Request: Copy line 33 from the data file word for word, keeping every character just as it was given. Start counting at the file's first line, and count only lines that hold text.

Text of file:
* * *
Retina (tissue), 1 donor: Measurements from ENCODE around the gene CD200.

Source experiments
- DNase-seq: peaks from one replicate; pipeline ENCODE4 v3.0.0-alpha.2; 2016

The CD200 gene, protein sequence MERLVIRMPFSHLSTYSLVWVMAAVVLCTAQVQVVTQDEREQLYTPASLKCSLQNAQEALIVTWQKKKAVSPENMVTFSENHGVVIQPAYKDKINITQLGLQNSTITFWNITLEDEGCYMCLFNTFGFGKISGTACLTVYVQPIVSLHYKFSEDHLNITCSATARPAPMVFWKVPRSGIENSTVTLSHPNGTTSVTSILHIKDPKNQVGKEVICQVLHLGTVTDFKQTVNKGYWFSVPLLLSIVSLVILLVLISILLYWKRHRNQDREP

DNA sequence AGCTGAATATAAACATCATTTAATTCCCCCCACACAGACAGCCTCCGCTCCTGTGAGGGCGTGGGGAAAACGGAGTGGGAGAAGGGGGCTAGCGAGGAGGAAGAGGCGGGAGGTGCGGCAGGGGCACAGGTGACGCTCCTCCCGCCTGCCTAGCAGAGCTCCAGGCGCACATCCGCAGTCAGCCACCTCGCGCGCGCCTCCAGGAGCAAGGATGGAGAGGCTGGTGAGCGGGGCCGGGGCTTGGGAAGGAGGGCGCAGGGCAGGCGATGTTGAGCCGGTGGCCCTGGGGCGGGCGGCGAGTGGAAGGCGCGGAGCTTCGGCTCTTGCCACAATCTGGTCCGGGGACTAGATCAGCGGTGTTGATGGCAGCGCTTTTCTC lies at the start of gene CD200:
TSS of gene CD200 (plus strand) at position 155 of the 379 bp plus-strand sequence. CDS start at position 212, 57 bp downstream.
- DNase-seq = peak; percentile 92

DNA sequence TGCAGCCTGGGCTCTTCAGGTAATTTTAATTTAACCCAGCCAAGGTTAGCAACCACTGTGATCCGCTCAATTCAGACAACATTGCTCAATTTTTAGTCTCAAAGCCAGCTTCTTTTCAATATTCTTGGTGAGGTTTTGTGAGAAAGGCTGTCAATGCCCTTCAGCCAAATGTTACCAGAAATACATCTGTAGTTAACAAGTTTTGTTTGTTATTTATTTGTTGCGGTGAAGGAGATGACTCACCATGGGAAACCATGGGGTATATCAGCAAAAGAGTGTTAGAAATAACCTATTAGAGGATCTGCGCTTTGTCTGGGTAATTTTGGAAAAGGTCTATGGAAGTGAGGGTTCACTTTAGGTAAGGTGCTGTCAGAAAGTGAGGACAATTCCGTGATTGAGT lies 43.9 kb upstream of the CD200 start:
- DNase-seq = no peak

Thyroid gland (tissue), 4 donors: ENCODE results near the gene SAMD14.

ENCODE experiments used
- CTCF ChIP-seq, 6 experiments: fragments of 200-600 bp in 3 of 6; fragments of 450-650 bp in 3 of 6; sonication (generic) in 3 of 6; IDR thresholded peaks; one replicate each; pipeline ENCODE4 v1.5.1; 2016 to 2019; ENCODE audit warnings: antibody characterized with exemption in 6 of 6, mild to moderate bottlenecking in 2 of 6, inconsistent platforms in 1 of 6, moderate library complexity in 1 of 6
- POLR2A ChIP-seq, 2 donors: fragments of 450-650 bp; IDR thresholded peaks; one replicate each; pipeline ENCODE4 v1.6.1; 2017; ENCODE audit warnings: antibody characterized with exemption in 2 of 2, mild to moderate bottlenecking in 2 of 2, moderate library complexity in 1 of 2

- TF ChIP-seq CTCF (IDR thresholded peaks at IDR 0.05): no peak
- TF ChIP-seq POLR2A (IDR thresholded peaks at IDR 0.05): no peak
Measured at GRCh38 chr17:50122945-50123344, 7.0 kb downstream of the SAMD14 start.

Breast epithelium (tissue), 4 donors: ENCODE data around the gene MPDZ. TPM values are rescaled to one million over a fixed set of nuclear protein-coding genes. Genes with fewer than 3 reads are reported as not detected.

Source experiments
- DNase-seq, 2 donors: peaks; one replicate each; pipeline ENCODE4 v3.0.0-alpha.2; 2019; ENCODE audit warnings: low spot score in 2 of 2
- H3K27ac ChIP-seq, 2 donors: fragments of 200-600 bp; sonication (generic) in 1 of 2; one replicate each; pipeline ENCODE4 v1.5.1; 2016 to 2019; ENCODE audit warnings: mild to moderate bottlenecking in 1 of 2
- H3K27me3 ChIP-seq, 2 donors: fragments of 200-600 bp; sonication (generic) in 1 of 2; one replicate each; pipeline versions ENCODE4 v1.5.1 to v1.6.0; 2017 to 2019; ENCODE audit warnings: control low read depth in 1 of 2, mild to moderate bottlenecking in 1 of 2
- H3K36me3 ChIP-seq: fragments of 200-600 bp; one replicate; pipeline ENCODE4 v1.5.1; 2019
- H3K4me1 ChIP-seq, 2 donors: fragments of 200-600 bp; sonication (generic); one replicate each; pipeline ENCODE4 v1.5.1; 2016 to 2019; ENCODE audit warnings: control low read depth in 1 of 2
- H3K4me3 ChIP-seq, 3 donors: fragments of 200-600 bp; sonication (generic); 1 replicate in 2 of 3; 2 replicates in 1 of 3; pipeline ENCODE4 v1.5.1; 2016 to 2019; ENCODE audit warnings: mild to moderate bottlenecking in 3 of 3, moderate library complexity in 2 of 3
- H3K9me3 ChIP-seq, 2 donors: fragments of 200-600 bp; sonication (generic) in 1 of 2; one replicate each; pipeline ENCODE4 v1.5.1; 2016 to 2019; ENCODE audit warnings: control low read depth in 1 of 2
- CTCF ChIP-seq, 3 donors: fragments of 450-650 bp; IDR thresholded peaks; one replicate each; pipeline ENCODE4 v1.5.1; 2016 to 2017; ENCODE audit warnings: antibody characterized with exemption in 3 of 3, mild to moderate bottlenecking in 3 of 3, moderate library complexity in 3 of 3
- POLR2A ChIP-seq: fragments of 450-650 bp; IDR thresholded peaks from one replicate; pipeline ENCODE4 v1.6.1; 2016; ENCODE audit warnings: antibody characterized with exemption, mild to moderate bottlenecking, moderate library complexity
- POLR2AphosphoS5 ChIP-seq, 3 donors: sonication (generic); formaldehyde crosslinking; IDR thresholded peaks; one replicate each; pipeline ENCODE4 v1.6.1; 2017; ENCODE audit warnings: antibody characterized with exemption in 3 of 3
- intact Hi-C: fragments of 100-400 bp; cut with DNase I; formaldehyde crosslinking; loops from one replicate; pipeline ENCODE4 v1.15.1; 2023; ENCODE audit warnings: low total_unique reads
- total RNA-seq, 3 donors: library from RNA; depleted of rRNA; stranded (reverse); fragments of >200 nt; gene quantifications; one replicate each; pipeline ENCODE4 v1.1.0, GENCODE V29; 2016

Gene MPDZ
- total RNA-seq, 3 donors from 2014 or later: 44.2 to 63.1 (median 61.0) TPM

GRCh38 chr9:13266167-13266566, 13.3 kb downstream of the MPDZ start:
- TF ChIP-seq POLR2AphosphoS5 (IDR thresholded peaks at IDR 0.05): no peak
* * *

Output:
GRCh38 chr9:13266167-13266566, 13.3 kb downstream of the MPDZ start: